Coalitions, WiNTiP, UW-CTRI Partner to Reach Behavioral Health Providers Across Wisconsin

State workers team up to help behavioral health patients quit smoking
From left: UW-CTRI Regional Outreach Specialist (ROS) Amy Skora, ROS Alex Peeters, 7 C’s Health Initiative Coordinator Judi Zabel, and UW-CTRI Researcher Dr. Bruce Christiansen teamed up to train behavioral health providers in the La Crosse area to help patients quit tobacco use.

UW-CTRI regional outreach specialists and staff from the Wisconsin Nicotine Treatment Integration Project (WiNTiP) are partnering with tobacco prevention and control coalitions throughout Wisconsin to train behavioral health providers on how to help their patients quit tobacco use.

It’s crucial because behavioral health patients smoke at rates as high as 80-90 percent. Research shows they are more likely to die from their smoking than their other behavioral health issues. However, those who quit smoking and other substances at the same time are 25 percent more likely to stay clean.

Sources: McClave et al., AJPH, 2010 and *Weinberger, et. al., ACER, 2018.


Source: SAMHSA.

Tobacco prevention and control coalitions throughout the state are working in communities to educate the public about the importance of addressing tobacco use in behavioral health settings, while UW-CTRI regional outreach specialists are assisting the coalitions with content and presenting at community outreach events. Combining forces ensures community partners are learning about the impact of tobacco use among behavioral health populations and what they can do to help their staff quit tobacco.

At a recent event in La Crosse, WiNTiP Coordinator and UW-CTRI Researcher Dr. Bruce Christiansen, Southwestern Wisconsin Regional Outreach Specialist (ROS) Amy Skora and Northwestern Wisconsin ROS Alex Peeters presented to behavioral health professionals at the Coulee Recovery Center in La Crosse. Christiansen discussed the Bucket Approach, which offers a tobacco-cessation plan for people with behavioral health issues that is tailored to their readiness to quit.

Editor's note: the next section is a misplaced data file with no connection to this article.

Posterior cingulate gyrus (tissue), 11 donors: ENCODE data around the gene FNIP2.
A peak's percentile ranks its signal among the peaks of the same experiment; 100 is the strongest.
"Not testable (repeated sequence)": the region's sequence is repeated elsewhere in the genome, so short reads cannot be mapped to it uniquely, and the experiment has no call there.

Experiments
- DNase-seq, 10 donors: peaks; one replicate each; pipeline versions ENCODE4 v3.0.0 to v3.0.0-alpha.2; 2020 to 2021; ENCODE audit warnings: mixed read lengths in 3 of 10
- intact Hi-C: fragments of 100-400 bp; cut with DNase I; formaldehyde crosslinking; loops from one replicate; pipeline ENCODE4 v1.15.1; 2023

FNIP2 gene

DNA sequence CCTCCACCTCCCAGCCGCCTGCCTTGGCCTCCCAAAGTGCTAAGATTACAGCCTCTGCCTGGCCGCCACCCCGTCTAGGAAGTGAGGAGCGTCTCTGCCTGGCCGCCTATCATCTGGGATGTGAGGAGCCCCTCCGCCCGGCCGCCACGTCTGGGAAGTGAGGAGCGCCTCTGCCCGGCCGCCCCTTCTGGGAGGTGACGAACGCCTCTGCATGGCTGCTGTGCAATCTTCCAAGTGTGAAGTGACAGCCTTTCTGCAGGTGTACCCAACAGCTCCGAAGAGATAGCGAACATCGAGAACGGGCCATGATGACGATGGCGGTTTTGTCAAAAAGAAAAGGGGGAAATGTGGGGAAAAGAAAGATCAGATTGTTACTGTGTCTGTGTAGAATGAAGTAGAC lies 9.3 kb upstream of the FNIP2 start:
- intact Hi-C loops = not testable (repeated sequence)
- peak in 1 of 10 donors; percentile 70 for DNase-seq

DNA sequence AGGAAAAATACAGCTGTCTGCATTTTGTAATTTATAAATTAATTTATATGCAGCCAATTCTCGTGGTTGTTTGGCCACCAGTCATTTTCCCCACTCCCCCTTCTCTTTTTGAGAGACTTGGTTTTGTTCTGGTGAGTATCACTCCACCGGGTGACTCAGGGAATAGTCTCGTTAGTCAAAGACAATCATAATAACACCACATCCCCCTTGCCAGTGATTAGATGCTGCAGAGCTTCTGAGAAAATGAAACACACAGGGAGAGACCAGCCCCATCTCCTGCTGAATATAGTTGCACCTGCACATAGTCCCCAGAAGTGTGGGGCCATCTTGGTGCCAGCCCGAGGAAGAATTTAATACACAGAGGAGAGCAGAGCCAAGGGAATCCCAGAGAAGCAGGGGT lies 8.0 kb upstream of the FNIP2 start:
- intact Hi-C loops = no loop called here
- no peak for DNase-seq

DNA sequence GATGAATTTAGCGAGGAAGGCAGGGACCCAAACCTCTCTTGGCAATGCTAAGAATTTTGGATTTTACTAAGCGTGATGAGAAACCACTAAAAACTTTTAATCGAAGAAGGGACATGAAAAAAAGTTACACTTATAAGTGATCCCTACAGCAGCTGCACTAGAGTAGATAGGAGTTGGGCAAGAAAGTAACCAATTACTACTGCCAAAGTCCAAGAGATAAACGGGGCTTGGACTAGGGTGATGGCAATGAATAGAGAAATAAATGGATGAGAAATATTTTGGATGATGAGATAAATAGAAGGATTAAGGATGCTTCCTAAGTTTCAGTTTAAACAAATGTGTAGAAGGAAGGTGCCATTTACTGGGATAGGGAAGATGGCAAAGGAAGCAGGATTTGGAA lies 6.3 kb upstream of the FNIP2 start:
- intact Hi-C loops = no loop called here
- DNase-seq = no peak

WKBT Channel 8 interviewed Christiansen and filmed part of the presentation. Judi Zabel, coalition coordinator for the 7 C’s Health Initiative (named for the seven counties it serves—Buffalo, Crawford, Jackson, La Crosse, Monroe, Trempealeau, and Vernon) coordinated the event. 7 C’s Health Initiative is one of several coalitions funded by the state Tobacco Prevention and Control Program.

In addition to covering smoking cessation, the group discussed vaping.

Meanwhile, ROS Allison Gorrilla is partnering with Sue Marten, coordinator of the Tobacco-Free Suburban Milwaukee and Ozaukee Counties coalition, to hold an event for behavioral health providers on January 14, 2019. Christiansen will speak to the group, as will Christine Ullstrup of Meta House, a residential recovery facility in Milwaukee that has worked with WiNTiP to help its residents and staff quit smoking.

State workers team up to help health-care providers learn how to treat tobacco addiction
From left: Coaltion Coordinator Jenna Otterholt and UW-CTRI Regional Outreach Specialists Roger Dier and Alex Peeters have been coordinating events to help health-care providers treat tobacco dependence. It’s thanks to funding from the Wisconsin Department of Health Services.

ROS Alex Peeters partnered with Jenna Otterholt, public health educator/tobacco control coordinator of the Tobacco Free Coalition of Central Wisconsin, at the Seal-A-Smile Conference May 11 in Marshfield. They presented to approximately 60 dental professionals about tobacco addiction and referral resources to help people of various ages quit smoking. Since then, they’ve coordinated a half dozen trainings on addressing tobacco use within behavioral health settings.

“It has been a great partnership,” Peeters said. “Working with the Tobacco Free Coalition of Central Wisconsin to educate their community about tobacco use within the behavioral health population has been very productive.”

“We’re grateful to the Department of Health Services for funding the work of UW-CTRI Outreach, WiNTiP, and the coalitions,” Christiansen said. “We hope to continue this partnership throughout 2019.” Part of that work includes building an online training for providers serving patients with serious mental illness. Those with schizophrenia and bipolar disorder smoke at particularly high rates.

To have a UW-CTRI ROS provide a free training or technical assistance to help your health-care system treat tobacco addiction, click here.